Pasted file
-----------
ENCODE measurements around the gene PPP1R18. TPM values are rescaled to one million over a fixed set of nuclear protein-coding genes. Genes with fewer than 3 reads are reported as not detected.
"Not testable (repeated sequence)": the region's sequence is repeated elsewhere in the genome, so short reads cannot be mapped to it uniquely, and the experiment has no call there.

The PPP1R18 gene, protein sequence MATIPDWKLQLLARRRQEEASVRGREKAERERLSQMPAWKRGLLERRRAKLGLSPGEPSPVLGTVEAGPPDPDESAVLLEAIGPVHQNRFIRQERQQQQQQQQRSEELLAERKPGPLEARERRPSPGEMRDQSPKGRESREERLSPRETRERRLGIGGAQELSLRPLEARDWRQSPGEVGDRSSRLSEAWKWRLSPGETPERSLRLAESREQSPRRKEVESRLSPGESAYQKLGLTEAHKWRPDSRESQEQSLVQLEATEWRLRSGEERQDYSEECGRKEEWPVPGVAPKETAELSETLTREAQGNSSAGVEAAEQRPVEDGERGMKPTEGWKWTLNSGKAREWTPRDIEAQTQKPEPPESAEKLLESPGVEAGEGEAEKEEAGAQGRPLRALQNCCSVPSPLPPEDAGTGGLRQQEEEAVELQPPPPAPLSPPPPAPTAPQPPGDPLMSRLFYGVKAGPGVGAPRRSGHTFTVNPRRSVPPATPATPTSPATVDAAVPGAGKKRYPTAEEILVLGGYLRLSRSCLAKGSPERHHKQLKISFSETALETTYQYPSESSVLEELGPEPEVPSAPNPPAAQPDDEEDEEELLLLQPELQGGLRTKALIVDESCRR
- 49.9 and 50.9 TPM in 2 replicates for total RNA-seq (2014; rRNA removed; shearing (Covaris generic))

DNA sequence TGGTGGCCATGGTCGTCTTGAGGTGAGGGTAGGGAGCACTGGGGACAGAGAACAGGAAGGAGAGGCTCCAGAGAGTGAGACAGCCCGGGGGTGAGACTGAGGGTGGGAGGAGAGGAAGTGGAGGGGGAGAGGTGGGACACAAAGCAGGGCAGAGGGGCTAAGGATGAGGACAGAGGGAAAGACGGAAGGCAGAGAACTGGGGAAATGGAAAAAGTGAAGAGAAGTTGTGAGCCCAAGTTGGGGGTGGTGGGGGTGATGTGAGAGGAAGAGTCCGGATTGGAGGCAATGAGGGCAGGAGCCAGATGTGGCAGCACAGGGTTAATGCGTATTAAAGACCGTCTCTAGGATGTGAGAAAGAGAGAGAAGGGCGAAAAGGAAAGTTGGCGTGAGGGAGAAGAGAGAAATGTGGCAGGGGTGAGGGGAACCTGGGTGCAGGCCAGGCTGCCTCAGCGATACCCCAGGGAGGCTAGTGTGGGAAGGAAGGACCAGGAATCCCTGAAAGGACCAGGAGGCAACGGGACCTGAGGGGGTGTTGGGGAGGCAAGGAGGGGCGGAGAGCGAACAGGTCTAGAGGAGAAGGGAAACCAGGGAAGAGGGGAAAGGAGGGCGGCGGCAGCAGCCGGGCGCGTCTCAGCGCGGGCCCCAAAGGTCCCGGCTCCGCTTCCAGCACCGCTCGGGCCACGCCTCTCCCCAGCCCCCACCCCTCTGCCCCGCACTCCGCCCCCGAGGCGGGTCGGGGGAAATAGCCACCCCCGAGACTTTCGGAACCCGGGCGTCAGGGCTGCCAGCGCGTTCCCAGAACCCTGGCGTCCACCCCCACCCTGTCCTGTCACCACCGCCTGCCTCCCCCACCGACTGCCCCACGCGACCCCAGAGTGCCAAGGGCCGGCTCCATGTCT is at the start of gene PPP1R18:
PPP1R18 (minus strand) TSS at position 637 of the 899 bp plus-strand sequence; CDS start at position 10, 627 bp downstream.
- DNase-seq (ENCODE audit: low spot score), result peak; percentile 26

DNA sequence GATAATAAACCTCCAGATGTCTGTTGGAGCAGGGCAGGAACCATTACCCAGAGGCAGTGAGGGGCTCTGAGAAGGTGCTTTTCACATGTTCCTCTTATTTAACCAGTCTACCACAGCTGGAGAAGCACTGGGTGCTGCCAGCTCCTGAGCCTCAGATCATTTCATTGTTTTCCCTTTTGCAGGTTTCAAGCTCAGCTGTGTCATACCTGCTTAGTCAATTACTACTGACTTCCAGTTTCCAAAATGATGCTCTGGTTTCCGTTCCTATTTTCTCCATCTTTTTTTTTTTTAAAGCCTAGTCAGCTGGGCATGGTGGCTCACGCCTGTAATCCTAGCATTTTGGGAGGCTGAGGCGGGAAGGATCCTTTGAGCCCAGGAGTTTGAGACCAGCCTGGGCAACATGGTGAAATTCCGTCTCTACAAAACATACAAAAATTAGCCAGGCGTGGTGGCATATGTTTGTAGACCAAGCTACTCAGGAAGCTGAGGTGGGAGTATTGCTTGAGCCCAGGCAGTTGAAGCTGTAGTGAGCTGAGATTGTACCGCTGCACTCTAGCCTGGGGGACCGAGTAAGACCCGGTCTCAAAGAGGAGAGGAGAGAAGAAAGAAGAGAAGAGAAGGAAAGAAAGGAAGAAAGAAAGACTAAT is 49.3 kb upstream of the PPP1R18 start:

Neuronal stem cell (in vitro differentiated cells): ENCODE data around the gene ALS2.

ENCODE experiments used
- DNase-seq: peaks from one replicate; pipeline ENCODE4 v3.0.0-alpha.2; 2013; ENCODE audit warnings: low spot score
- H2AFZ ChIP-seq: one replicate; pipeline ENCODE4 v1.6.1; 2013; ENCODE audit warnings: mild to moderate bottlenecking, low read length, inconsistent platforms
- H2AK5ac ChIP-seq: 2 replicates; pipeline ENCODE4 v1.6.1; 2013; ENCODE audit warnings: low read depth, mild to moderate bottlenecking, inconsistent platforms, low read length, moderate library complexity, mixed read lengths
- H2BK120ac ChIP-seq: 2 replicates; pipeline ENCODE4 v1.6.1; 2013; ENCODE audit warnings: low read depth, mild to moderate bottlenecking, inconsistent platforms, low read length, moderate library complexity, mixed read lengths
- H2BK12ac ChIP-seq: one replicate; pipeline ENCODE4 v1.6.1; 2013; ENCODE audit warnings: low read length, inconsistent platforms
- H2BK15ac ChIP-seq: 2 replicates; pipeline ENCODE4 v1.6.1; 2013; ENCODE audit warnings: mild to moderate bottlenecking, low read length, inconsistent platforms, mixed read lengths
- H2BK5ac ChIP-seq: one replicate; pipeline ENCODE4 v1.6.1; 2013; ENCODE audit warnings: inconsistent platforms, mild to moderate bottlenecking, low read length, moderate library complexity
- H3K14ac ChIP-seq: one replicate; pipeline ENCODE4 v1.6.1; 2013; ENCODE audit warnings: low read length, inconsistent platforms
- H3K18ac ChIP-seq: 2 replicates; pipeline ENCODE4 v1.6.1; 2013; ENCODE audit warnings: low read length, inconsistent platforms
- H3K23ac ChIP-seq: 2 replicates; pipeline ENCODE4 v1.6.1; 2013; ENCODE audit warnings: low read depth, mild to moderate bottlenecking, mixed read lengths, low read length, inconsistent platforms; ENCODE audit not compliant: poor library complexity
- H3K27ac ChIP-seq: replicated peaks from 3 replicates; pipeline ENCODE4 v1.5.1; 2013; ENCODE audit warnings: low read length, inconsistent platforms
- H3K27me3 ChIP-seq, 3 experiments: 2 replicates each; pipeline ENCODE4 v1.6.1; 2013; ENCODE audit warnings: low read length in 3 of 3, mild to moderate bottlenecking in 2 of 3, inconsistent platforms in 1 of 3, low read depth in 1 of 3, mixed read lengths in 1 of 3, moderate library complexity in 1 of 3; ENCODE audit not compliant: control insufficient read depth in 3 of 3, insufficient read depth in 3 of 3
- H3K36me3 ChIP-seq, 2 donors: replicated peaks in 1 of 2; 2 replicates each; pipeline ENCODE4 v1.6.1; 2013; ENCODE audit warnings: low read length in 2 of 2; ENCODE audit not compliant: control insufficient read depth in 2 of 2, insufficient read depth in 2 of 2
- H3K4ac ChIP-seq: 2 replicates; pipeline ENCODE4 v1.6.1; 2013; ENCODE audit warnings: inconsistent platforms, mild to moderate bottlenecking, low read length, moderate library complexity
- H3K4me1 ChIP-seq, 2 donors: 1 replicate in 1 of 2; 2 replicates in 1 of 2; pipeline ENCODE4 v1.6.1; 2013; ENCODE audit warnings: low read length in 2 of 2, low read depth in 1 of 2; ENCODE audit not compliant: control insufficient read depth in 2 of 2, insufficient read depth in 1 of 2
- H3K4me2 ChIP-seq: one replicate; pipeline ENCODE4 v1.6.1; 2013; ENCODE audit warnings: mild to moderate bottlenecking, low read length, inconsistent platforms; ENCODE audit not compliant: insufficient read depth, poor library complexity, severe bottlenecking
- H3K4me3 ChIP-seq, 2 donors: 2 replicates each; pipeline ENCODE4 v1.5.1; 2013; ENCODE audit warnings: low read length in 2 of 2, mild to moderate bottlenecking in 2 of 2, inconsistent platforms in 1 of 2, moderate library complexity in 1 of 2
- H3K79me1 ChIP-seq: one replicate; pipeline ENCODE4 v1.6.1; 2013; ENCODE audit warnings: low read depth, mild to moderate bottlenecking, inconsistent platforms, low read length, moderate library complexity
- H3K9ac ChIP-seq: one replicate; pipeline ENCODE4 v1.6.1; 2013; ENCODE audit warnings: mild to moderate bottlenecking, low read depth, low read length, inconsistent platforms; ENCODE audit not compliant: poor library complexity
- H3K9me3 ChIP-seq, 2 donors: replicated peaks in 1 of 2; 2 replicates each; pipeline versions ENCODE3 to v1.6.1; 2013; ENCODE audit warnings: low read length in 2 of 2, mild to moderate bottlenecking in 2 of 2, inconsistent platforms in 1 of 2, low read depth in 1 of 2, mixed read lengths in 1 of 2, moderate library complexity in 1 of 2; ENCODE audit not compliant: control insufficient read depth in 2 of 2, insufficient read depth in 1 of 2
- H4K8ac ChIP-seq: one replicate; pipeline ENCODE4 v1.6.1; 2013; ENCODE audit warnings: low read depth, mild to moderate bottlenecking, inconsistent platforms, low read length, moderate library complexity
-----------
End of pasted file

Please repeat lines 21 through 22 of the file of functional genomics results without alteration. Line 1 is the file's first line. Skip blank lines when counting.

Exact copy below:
- H3K27ac ChIP-seq: replicated peaks from 3 replicates; pipeline ENCODE4 v1.5.1; 2013; ENCODE audit warnings: low read length, inconsistent platforms
- H3K27me3 ChIP-seq, 3 experiments: 2 replicates each; pipeline ENCODE4 v1.6.1; 2013; ENCODE audit warnings: low read length in 3 of 3, mild to moderate bottlenecking in 2 of 3, inconsistent platforms in 1 of 3, low read depth in 1 of 3, mixed read lengths in 1 of 3, moderate library complexity in 1 of 3; ENCODE audit not compliant: control insufficient read depth in 3 of 3, insufficient read depth in 3 of 3